Reviews

Book Review- Nervous Conditions

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I want to begin this book review by recommending two books that had a profound impact on me as a young reader. My love and appreciation of Africana literature began with two books: Toni Morrison’s The Bluest Eye (1970) and Tsitsi Dangarembga’s novel Nervous Conditions (1988).These two novels allowed me to engage and understand the impact of racism and sexism on the girl child. The characters in both novels mirror each other: they are neglected and rejected both at family level and society level. This rejection damages their psyche driving them to want to jump out of their bodies. The act of maiming oneself can be interpreted as a rebellious act against authoritarianism. And for the girls and women in The Bluest Eye the body is the site of criticism, attraction, and repulsion. The girl body is not only an object for criticism it is also a tool that can be used to uplift the family economically. On the occasions that the girl body cannot fulfill its assigned role as a helper, good girl, or as a beautiful object she is then cast aside as a burden to the family.

What moved me about these two books was how they presented racism and sexism as the key underwriters of family dysfunction. Whether brought on by poverty, opportunism or neglect these forces mute the young female voice. As a result, the characters find alternative – albeit unhealthy- ways to be heard. In both of these novels, the body takes on a symbolic and powerful meaning as an object to be carefully watched. For example, in The Bluest Eye, Pecola is presented as a rootless, defiled, and isolated character because her skin is dark. She is a girl that is shrunk by society to the point where she develops a fixation for blue eyes. If her eyes can be changed into the color blue then maybe others will see her and claim her. In addition, blue eyes will give her the power to transform herself into a creature worthy of love and good treatment. For Pecola, her eyes are the site of her alienation as well as her restoration; if she can change their color she can enter back into society.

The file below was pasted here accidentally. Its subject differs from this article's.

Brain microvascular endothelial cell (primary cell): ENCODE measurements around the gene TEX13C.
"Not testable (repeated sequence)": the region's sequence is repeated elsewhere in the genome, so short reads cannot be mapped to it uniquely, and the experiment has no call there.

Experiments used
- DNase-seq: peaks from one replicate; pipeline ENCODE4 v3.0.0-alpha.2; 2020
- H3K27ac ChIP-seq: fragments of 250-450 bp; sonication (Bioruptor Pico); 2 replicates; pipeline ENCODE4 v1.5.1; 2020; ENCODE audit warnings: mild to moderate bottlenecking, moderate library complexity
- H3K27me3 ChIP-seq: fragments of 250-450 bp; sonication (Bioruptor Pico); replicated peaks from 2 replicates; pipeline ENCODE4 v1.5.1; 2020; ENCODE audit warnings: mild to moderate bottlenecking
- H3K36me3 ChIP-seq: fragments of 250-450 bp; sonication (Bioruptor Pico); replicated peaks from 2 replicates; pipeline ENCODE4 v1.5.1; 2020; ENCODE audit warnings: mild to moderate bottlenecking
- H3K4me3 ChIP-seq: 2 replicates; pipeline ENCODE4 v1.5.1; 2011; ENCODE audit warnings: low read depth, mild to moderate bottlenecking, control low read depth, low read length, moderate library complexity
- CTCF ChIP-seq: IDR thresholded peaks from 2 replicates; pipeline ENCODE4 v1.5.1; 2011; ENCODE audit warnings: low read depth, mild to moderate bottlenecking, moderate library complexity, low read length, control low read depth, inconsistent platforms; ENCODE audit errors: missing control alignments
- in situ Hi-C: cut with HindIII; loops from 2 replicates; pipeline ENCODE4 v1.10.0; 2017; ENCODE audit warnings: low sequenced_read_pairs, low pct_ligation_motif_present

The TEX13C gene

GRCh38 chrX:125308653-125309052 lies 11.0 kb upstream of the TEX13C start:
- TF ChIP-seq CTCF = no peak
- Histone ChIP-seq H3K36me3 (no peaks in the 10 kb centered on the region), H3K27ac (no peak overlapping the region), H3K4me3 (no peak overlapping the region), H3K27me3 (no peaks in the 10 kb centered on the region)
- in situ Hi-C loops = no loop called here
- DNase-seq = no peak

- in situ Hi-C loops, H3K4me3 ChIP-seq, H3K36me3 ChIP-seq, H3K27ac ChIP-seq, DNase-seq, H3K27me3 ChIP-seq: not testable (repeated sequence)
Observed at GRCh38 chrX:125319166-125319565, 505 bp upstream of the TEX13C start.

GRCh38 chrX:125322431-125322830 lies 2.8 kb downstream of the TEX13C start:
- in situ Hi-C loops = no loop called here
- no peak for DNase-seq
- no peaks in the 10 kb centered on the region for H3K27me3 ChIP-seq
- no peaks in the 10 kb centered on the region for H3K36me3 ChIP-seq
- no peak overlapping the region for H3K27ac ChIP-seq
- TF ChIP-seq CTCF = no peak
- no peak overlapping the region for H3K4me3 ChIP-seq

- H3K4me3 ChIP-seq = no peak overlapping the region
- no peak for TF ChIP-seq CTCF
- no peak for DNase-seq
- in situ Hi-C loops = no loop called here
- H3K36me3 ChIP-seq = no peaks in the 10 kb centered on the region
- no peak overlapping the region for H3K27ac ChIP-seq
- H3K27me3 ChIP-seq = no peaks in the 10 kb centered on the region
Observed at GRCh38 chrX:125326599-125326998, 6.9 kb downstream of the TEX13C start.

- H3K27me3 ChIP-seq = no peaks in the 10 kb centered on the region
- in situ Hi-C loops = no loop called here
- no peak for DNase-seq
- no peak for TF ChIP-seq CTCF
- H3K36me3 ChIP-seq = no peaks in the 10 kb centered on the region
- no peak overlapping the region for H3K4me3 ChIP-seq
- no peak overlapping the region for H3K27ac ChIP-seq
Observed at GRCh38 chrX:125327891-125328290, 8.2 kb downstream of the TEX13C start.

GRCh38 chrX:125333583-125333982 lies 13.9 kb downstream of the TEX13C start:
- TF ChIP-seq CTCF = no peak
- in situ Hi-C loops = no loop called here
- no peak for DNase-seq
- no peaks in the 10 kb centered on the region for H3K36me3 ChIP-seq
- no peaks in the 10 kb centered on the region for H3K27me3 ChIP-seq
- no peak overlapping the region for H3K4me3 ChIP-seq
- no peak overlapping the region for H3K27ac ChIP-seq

Tsitsi Dangarembga in Nervous Conditions, also makes a parallel argument with the character Nyasha who starves herself in defiance of her father. Unlike Pecola, Nyasha uses her body to fight back; she punches her father, talks back, and she dances. In her most extreme act, Nyasha starves her body to spite her father and the community that closely watch her and judge her. For Nyasha, the act of harming the body is a rebellious act; it says, she will not give into authoritarianism. In essence, both Morrison and Dangarembga are saying, sexism, racism create family dysfunction that traumatizes the individual. These forces stunt the emotional, physical and psychological development of a person. When the individual is not well, they cannot contribute to the uplift of the family nor the community they live in

 

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